Honors & Awards

  • ESPN Academic All-American, NCAA - Volleyball (Nov 2008)
  • Hodson Trust Scholar, Johns Hopkins University (2004-2008)

Membership Organizations

  • WAM: Women and Medicine, President
  • Arbor Free Clinic, Ophthalmology Clinic Coordinator

Education & Certifications

  • Bachelor of Arts, Johns Hopkins University (2008)


  • 2013 Spring - FAMMED 301A Family Medicine Core Clerkship (SUMC, O'Connor, IHS, community sites, and rural sites)
  • 2013 Summer - FAMMED 364E Subinternship in Family Medicine
  • 2013 Summer - OBGYN 300A Obstetrics and Gynecology Core Clerkship
  • 2012 Spring - ANES 306P Comprehensive Neonatal and Pediatric ICU Core Clerkship
  • 2012 Spring - OPHT 398A Elective in Ophthalmology
  • 2012 Spring - SURG 300A General Surgery Clerkship
  • 2012 Summer - OPHT 302A Bay Area Ophthalmology Course: Fundamentals in Clinical and Visual Science
  • 2012 Winter - NENS 301A General Neurology Core Clerkship
  • 2012 Winter - OPHT 300E Ophthalmology Clerkship
  • 2012 Winter - SURG 300A General Surgery Clerkship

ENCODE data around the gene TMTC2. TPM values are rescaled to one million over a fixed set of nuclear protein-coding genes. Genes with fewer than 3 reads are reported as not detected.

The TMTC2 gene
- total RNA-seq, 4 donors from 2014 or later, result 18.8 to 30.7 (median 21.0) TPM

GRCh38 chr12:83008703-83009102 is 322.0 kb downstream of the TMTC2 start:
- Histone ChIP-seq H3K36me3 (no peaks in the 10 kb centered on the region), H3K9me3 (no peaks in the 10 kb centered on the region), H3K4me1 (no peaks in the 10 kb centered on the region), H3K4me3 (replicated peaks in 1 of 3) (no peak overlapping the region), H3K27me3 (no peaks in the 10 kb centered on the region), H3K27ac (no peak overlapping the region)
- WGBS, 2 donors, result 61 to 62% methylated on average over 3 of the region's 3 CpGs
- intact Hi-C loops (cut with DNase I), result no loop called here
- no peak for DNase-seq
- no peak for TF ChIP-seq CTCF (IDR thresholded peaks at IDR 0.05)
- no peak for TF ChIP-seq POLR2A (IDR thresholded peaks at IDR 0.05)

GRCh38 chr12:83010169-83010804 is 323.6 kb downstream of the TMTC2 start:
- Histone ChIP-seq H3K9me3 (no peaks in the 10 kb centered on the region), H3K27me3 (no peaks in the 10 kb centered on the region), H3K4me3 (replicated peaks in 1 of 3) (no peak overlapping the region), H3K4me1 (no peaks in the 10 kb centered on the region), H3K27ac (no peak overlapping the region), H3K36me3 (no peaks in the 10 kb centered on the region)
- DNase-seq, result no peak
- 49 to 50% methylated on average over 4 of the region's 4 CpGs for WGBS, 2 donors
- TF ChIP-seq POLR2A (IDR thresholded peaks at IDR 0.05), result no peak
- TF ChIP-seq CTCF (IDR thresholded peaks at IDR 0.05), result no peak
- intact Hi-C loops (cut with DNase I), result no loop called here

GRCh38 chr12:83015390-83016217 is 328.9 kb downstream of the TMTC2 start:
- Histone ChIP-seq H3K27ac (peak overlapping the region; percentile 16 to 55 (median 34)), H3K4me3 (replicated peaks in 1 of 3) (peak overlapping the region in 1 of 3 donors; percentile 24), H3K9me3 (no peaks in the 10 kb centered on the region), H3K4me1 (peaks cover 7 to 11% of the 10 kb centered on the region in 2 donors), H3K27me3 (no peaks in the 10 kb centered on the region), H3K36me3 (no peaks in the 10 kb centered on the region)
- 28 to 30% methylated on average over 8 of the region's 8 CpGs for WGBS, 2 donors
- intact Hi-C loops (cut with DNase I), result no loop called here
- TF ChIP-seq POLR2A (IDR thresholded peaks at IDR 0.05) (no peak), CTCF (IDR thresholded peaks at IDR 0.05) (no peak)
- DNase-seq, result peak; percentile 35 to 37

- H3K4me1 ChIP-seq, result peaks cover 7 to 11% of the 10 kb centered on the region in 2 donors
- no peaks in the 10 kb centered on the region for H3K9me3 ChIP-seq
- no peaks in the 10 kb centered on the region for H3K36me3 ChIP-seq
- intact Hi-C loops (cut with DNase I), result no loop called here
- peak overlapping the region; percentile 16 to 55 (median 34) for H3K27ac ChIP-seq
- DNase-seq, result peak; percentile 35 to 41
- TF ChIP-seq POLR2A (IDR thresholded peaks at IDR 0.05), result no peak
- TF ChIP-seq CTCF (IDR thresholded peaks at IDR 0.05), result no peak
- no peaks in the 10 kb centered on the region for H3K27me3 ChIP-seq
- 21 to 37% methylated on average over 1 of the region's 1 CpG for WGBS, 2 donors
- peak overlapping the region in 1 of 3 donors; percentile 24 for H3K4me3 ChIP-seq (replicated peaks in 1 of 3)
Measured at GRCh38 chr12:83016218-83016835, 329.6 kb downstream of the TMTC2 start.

• 2011 Autumn - MED 300A General Medicine Core Clerkship
  • 2011 Autumn - PEDS 300A Child Health Clerkship
  • 2011 Summer - MED 313A Ambulatory Medicine
  • 2011 Summer - PEDS 300A Child Health Clerkship

Stanford Advisors

Service, Volunteer and Community Work

  • Arbor Free Clinic, Stanford School of Medicine (9/14/2009)


    Menlo Park

Research & Scholarship

Research Projects

  • Prevalence of Visual Field Defects and Optic Nerve Characteristics Suspicious for Glaucoma in School-Aged Chinese Children (MedScholars Project)
  • Continuation Proposal: Prevalence of Visual Field Defects and Optic Nerve Characteristics Suspicious for Glaucoma in School-Aged Chinese Children (MedScholars Project)


Work Experience

  • Research, Johns Hopkins University (8/18/2008 - 7/15/2009)

    Determining complement activation and lipoprotein deposition in the Retinal Pigmented Cell layer as a pathogenic mechanism in Age-related Macular Degeneration
    Protein expression profiles of tumors in Von-Hippel Lindau disease patients
    Protein expression profiles of melanoma tumors in the eye


    Baltimore, MD


Journal Articles

  • Academic productivity and its relationship to physician salaries in the University of California Healthcare System. Southern medical journal Fijalkowski, N., Zheng, L. L., Henderson, M. T., Moshfeghi, A. A., Maltenfort, M., Moshfeghi, D. M. 2013; 106 (7): 415-421